Following the announcement that the Department of Homeland Security will stop deporting certain undocumented immigrants, Lou Dobbs incorrectly claimed on his Fox Business show that "a good portion" of those affected were "adults when they came here." In fact, the policy change applies only to immigrants who were brought to the U.S. before they were 16.
Dobbs Misreports Key Provision Of Immigration Policy Change
Dobbs: "If I Do My Math Correctly ... A Good Portion" Of Immigrants Affected By Obama's Decision "Would've Been Adults When They Came Here." On the June 18 edition of Fox Business' Lou Dobbs Tonight, host Lou Dobbs and his guests discussed President Obama's announcement of the policy change. During the discussion, Dobbs claimed that "a good portion" of the immigrants who will no longer be considered for deportation were "adults when they came here":
ALBERTO CARDENAS JR. (guest): And, look, these are kids, obviously, who did not come in with actions of their own. They were brought here illegally by their parents. We get that. But --
DOBBS: Well, wait a minute, wait a minute, wait a minute, wait, wait. You spent a lot of time there in the White House. I want to be sure that -- we want you with us pure here. The fact is, if the age is 16 to 30, if I do my math correctly, these -- a good portion of them would've been adults when they came here. Certainly of voting age. Let's say, 18, if they were indeed citizens. So you've got a range of 18 to 30 who would have been making some rather serious judgments as adults. Would they not? Not children, you know, with their parents sort of, you know --
CARDENAS: You're talking about the adults who brought --
DOBBS: With their parents wiping their noses.
CARDENAS: They shouldn't have done that. [Fox Business, Lou Dobbs Tonight, 6/18/12]
Dobbs Repeats Error, Says We're "Talking About People Up To The Age Of 30 ... More Than Half Were Adults When They Would've Entered The Country." Dobbs repeated his claim later in the broadcast during an interview with author Ron Suskind:
DOBBS: And as we are watching this president Friday pull off a -- I thought a very clever tactical move, with his order to give immunity, amnesty, to [laughing] -- as Beto Cardenas Jr. said earlier in the broadcast, to these young people who, through no choice of their own -- I mean, this White House is selling that nonsense when he's talk-- when they're talking about people up to the age of 30, down to the age of 16. That means more than half were adults when they would've entered the country. [Fox Business, Lou Dobbs Tonight, 6/18/12]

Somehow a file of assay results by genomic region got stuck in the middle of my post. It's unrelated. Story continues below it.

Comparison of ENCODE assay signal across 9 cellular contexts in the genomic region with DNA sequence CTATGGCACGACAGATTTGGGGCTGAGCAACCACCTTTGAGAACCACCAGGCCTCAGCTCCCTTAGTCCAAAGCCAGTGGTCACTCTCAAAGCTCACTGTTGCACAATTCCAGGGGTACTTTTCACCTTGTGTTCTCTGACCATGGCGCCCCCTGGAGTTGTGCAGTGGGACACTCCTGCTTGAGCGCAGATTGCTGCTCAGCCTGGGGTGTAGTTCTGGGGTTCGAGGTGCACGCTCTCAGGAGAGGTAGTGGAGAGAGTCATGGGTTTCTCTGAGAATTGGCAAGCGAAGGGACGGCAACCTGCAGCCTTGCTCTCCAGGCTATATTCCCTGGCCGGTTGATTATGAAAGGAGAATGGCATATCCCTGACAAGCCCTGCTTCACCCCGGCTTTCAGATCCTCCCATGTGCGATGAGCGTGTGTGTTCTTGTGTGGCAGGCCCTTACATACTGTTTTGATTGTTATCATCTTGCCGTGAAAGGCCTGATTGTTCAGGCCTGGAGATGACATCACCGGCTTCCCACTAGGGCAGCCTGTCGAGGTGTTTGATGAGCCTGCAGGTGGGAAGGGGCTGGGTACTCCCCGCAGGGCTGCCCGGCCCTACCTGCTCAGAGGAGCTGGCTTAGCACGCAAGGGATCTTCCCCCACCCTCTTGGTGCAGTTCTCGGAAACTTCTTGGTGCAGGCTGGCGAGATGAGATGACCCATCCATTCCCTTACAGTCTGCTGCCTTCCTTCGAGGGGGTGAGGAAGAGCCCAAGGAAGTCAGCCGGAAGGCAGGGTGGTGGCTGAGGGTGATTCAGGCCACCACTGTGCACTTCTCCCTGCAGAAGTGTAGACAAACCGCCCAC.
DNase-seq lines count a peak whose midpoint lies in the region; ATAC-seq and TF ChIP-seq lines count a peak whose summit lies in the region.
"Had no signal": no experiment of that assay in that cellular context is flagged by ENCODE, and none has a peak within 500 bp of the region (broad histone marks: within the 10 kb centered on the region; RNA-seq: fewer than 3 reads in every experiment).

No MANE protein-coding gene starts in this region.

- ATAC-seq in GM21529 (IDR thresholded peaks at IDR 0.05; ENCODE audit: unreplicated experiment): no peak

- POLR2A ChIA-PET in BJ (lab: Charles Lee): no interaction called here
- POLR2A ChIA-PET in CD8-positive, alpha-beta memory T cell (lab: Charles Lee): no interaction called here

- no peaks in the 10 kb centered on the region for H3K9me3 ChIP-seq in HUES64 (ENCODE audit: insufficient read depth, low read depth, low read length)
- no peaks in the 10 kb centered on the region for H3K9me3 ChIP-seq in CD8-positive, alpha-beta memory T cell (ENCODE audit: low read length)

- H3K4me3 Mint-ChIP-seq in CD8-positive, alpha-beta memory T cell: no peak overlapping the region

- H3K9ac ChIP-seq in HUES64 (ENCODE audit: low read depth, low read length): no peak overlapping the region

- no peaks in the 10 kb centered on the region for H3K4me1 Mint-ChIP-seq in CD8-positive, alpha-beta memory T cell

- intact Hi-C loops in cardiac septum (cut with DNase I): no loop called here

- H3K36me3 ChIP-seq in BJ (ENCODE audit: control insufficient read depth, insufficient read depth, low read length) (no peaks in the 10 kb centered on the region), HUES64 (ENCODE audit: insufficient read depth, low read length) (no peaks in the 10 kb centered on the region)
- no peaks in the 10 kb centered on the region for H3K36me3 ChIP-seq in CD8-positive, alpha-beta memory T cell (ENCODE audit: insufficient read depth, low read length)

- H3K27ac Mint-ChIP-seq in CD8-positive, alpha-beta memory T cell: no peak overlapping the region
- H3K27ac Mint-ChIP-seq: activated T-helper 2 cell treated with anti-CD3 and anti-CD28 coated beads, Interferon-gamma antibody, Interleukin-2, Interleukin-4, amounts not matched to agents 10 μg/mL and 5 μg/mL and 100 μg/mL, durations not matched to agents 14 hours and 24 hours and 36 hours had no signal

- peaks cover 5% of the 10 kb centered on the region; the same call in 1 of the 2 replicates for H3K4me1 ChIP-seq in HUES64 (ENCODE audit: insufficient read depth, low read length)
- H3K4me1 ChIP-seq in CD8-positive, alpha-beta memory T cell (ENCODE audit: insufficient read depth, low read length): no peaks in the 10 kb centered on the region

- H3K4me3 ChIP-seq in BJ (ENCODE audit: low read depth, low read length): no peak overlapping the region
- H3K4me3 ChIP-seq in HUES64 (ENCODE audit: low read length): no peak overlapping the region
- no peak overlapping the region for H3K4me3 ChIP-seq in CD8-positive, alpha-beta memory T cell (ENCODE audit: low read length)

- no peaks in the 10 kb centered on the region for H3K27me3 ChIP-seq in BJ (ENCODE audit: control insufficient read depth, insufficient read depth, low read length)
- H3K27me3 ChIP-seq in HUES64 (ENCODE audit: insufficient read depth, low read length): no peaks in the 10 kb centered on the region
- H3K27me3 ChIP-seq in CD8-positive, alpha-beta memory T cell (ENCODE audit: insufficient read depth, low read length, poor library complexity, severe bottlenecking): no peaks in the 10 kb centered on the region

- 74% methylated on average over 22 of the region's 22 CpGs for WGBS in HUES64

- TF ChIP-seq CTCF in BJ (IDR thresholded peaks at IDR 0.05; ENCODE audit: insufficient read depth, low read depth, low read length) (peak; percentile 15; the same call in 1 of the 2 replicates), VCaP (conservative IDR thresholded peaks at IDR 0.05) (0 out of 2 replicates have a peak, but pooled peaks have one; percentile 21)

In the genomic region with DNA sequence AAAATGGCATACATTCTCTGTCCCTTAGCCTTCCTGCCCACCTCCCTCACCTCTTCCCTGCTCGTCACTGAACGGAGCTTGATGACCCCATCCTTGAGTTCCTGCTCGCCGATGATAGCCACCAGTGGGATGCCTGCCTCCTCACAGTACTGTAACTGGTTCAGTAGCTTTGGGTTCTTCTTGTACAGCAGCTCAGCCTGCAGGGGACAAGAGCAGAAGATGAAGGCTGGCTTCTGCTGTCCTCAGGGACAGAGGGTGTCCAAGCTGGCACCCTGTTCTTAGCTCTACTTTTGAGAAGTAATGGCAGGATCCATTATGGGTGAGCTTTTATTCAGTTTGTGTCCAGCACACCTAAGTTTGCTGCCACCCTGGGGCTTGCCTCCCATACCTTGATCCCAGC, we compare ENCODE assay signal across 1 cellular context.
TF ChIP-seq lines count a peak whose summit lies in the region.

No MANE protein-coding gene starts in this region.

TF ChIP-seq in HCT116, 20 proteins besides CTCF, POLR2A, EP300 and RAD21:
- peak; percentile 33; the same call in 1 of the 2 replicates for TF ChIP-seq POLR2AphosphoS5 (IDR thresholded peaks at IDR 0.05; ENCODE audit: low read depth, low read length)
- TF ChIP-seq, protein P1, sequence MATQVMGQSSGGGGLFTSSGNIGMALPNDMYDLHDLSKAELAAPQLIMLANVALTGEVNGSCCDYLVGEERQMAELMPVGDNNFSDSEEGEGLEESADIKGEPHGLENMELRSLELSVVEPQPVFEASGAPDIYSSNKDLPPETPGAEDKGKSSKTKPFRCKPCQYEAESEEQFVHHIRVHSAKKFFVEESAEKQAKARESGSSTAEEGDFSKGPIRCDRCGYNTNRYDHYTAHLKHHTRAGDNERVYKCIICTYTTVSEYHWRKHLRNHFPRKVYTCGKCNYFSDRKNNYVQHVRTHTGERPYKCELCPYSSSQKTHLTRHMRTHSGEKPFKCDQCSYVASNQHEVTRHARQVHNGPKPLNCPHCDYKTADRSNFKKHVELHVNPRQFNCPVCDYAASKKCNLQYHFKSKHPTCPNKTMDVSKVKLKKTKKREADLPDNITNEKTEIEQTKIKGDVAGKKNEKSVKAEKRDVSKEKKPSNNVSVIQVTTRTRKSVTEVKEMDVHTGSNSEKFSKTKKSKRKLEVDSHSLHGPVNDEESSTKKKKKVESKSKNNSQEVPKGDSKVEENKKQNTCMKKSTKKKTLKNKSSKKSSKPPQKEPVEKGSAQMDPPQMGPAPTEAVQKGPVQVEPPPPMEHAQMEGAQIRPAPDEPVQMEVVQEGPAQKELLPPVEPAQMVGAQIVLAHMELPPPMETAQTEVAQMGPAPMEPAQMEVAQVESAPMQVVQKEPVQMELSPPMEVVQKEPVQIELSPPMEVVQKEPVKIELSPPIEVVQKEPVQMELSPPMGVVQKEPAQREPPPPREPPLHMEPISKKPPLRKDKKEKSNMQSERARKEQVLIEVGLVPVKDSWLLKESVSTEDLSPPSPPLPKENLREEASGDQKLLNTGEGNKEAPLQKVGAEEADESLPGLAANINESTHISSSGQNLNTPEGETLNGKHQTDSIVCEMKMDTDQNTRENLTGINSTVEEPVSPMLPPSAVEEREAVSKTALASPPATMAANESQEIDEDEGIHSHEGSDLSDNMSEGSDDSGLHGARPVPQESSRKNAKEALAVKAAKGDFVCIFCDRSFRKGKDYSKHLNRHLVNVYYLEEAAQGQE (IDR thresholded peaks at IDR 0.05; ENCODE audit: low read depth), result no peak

Policy Change Affects Only Those Who Came To U.S. As Children
NY Times: Change Affects Immigrants "Who Came To The United States Before Age 16." From The New York Times:
Hundreds of thousands of illegal immigrants who came to the United States as children will be allowed to remain in the country without fear of deportation and able to work, under an executive action the Obama administration announced on Friday.
Under the change, the Department of Homeland Security will no longer initiate the deportation of illegal immigrants who came to the United States before age 16, have lived here for at least five years, and are in school, are high school graduates or are military veterans in good standing. The immigrants must also be under 30 and have clean criminal records. [The New York Times, 6/15/12]
CNN: Policy Applies To "People Younger Than 30 Who Came To The United States Before The Age Of 16." From CNN.com:
In an election-year policy change, the Obama administration said Friday it will stop deporting young illegal immigrants who entered the United States as children if they meet certain requirements.
The shift on the politically volatile issue of immigration policy prompted immediate praise from Latino leaders who have criticized Congress and the White House for inaction, while Republicans reacted with outrage, saying the move amounts to amnesty -- a negative buzz word among conservatives -- and usurps congressional authority.
Under the new policy, people younger than 30 who came to the United States before the age of 16, pose no criminal or security threat, and were successful students or served in the military can get a two-year deferral from deportation, Homeland Security Secretary Janet Napolitano said. [CNN.com, 6/18/12]